ITP Spring Show 2009
Sunday, May 10, 2-6pm & Monday, May 11, 5-9 pm

Zoe Fraade-Blanar


International finance, interpreted as fish.

The Nature of Code

Scales makes the world of international finance accessible by displaying dry numbers in fishy form. In this data-inspired environment, weak currencies are content to swim with the school in the pond while stronger currencies race each other upstream. Users can add or remove fish throughout the simulation to see how they compare.

International exchange rates powered the physics of an earlier version of a project that has turned into Scales. In it, bills were granted different forces of gravity depending on the relative currency strength they represented. They then attempted to follow a US dollar which was oscillating at the rate of inflation. Although visually appealing, this simulation did not allow for any interactivity, and it was not clear at a glance which currencies were most successful. Scales seeks to solve these problems by making the environment more engaging, allowing for user interaction, and presenting a clearer interface. (Earlier physics project can be found at

Scales is both for those users who, like me, feel intimidated or overwhelmed by the world if finance, but it is also for seasoned financial professionals who would like a more whimsical way monitor the worth of the Belarusian Ruble.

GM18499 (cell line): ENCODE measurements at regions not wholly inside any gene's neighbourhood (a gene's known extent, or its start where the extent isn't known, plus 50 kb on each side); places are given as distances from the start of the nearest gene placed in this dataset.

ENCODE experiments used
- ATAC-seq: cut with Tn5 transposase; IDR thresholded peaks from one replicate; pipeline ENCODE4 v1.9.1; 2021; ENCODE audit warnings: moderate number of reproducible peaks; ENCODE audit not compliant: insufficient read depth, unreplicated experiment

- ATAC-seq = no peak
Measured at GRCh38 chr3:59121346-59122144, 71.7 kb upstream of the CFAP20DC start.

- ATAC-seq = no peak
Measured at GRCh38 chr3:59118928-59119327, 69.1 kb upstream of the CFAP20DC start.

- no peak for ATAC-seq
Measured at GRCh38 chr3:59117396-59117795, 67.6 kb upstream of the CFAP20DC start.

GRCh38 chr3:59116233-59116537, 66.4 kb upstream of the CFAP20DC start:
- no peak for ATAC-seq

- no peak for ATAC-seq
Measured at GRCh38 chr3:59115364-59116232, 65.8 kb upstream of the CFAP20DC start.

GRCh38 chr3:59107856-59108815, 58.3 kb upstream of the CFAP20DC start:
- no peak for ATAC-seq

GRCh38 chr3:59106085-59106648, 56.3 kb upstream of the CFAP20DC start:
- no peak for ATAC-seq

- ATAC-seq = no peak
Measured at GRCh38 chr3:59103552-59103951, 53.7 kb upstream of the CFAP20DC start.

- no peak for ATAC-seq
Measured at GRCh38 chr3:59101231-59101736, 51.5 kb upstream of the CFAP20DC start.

User Scenario
A financial professional might open Scales at the beginning of their work day, add a few fish for the currencies they wish to monitor, and allow it to run in the background to help keep their sense of humor. Or, an elementary school teacher trying to explain the differences between types of money might use Scales to demonstrate how different currencies compare to each other.

Scales uses a number of nature simulation techniques to give a natural, welcoming feel. The fish themselves are made of undulating sine waves. Their motion follows “flocking” rules with border-detection while in the pond, but uses “path following” algorithms while attempting to get upstream. The waterfalls are made from particle systems to give the most realistic effect possible. The steam at the bottom of each waterfall is Perlin noise. The values for each fish are pulled from a financial rss feed that is updated every 6 hours. The interface is rendered in OpenGL.

This is a very memory and graphics-card intense application, due in part to the large number of particle systems it takes to simulate water. As Daniel Shiffman pointed out early in Nature of Code, when it comes to nature simulation, and may I add, in data visualization as well, there is no such thing as 'faking it'. If the application gets the information across, there is no need for complete perfection. Sometimes it is necessary to sacrifice perfect simulation for real-world concerns, such as the sluggish speed of my graphics card.